Collin’s founder on how cooking with grandma inspired him to start an F&B empire
Collin Ho’s love for food stemmed from helping his grandmother out in the kitchen as a young boy. Today, he’s the founder of popular Western food chain, Collin's. He details his culinary journey and shares what’s next for the homegrown brand.
During his childhood days, Collin Ho recalls watching intently as the adults in the family busied themselves in the kitchen, cooking up a storm during festive occasions. Enthralled, he would offer his help along the way.
“During the dumpling festival, my grandmother would make bak zhang (rice dumplings) for the family. I would always peer over her shoulder and watch what she was doing. It was only many years later did she guide me to wrap my own bak zhang,” the 45-year-old reminisced. “It wasn’t in a perfect shape, but the satisfaction of eating food I had prepared on my own made me happy.”
Indeed, it was his grandmother who first got him excited about the prospect of cooking for others. “Whenever my grandmother cooked her signature dish, sesame ginger soya chicken, I would definitely have more than one serving. She had a wide smile every time the family wiped the dish clean. It always left her satisfied and this was when I understood what ‘feeding the family well’ meant,” said Ho.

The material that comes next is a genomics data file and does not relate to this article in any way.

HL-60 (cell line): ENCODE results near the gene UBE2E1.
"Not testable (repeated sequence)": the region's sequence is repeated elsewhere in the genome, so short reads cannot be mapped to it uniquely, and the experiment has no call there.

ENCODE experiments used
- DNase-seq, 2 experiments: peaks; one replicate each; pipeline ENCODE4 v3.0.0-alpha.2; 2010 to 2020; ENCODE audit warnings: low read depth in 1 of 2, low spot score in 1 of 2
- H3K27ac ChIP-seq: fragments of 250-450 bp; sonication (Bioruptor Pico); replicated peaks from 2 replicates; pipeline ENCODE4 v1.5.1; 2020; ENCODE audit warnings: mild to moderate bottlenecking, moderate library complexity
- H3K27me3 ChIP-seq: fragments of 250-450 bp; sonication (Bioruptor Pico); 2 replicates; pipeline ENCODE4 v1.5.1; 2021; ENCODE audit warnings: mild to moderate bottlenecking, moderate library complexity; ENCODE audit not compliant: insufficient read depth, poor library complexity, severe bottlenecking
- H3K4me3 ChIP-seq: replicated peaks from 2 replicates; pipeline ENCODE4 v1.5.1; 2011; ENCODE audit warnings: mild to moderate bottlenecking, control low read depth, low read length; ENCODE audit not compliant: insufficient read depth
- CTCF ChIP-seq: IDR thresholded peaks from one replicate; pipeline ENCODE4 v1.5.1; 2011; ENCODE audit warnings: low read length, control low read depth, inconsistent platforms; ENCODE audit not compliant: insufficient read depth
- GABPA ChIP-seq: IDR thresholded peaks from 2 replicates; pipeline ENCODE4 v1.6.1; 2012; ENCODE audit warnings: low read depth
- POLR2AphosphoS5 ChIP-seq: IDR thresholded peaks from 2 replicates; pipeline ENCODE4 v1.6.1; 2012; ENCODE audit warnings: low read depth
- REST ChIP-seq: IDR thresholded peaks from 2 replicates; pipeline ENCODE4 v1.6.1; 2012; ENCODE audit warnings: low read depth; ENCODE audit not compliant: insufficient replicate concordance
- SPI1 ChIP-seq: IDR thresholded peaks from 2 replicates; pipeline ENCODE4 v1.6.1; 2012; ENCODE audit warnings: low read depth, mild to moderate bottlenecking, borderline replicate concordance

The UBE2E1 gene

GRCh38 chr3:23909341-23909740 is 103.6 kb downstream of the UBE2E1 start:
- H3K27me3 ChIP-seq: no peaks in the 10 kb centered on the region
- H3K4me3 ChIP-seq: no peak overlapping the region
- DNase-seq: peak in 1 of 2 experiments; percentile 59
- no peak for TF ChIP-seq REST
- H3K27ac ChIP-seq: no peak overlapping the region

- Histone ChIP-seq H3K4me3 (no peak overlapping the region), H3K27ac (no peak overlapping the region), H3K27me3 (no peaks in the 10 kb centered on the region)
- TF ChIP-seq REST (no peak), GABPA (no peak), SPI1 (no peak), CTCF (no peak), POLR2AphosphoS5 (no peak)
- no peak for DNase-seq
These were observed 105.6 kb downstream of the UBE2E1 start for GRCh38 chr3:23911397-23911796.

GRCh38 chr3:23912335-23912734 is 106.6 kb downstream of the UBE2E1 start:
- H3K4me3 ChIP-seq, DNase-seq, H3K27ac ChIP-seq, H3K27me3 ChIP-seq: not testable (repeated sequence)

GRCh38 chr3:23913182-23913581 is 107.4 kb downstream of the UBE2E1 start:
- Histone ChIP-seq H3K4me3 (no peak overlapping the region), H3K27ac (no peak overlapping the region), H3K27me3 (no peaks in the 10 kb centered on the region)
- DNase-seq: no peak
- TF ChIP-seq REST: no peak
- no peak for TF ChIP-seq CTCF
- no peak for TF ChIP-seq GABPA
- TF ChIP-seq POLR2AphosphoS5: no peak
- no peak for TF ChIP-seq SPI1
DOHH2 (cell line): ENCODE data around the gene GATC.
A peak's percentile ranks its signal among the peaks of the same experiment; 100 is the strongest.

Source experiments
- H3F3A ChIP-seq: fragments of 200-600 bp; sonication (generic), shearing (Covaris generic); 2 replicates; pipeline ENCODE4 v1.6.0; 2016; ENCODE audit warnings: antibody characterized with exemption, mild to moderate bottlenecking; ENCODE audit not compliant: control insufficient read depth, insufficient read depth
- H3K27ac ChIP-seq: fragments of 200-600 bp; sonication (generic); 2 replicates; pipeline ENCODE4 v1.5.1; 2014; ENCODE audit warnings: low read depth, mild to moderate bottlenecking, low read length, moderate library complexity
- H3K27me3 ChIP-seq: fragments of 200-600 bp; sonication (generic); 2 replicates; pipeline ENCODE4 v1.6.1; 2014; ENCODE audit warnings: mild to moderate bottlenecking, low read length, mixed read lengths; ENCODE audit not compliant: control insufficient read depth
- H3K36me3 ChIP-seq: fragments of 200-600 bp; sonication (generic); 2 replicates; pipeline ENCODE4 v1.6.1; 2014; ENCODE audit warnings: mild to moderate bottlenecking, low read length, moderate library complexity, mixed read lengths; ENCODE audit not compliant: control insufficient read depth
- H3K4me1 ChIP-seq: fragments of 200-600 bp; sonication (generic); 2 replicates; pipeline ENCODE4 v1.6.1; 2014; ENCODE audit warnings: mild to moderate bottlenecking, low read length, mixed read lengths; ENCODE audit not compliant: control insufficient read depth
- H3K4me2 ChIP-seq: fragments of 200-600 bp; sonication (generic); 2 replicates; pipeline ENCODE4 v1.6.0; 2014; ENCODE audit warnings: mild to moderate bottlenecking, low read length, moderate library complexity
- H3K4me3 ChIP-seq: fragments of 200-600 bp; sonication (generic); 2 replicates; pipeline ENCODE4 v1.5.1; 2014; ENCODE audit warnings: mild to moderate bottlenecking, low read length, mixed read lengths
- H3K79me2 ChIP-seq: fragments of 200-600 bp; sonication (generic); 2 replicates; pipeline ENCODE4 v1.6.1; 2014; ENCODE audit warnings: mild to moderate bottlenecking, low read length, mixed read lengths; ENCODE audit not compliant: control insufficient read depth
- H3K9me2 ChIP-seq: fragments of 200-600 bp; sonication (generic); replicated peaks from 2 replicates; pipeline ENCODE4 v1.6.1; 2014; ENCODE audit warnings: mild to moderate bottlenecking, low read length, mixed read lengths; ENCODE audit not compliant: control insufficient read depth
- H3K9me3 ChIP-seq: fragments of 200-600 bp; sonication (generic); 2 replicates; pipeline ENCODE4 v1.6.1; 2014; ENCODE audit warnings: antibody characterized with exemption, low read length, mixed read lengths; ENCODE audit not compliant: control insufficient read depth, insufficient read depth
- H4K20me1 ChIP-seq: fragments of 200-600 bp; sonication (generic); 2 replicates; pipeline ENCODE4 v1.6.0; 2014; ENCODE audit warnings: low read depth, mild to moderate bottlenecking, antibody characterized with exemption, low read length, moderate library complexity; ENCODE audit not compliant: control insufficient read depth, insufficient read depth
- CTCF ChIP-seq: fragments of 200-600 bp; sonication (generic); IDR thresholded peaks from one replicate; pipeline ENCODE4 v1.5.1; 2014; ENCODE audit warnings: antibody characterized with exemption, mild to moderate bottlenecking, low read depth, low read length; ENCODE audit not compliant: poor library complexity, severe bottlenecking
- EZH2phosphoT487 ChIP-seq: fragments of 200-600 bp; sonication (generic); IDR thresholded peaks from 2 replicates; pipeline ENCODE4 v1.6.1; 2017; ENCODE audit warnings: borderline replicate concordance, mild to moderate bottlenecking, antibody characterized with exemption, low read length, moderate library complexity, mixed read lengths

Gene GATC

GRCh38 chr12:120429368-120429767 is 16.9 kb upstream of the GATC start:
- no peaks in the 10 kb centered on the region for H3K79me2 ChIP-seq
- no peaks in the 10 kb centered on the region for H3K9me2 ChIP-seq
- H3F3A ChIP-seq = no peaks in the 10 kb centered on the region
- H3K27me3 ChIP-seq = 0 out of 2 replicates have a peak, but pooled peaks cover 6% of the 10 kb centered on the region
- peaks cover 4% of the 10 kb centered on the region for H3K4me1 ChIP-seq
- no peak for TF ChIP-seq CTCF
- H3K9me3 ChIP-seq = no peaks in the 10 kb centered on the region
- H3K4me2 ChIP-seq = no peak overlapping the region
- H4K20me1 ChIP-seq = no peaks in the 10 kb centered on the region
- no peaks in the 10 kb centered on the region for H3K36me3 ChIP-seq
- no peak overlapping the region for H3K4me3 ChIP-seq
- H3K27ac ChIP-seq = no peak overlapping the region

It was only natural, then, for Ho to pursue a career in F&B after completing his studies. He got his start in the industry as a kitchen assistant in a Japanese restaurant. “That was my first experience in F&B and it turned out to be pretty enjoyable, although it was both physically and mentally tiring,” said Ho. “I remember, my chef once threw a big yellowfin tuna at me. The tuna was about 100kg and it was my first time encountering such a huge fish,” he added with a laugh. “But during my time at the restaurant, I also mastered the art of descaling tuna, salmon and mackerel.”
When Ho enlisted into National Service (NS), he served as an army cook. There, he cooked all sorts of local dishes for the soldiers and officers, from laksa and nasi goreng to chicken rice and mee rebus. “Sometimes we cooked for special events too, and the officers would give me a thumbs up whenever they enjoyed the food. That’s how my interest in food grew,” shared Ho.
What came next for Ho in the years after NS was a series of stints at various hotels and restaurants. After accumulating 20 years of culinary experience, Ho decided to “take a leap of faith” and open up his very own Western coffeeshop stall. Chancing upon his first location was a moment of serendipity.
“One day, I was driving past a coffeeshop in Geylang to visit a clinic and I saw a stall for rent. I always wanted to strike out on my own. Eventually, I wanted to be my own boss. So that’s how I quit my job and opened the stall,” said Ho, who was working as an executive chef at the time.
At his stall, Ho sold dishes such as steaks, grilled chicken chop and lamb chops, all at an affordable price. “Whatever I learned during my time working at hotels, I applied to the stall. How to make a traditional black pepper sauce, how to marinate the chicken, how to cut the steak, everything was the same,” said Ho.
Although the hours were long with Ho handling all the cooking and cleaning, what kept him going was the positive response from customers. Several other outlets were opened, and it wasn’t long before he was hungry for more.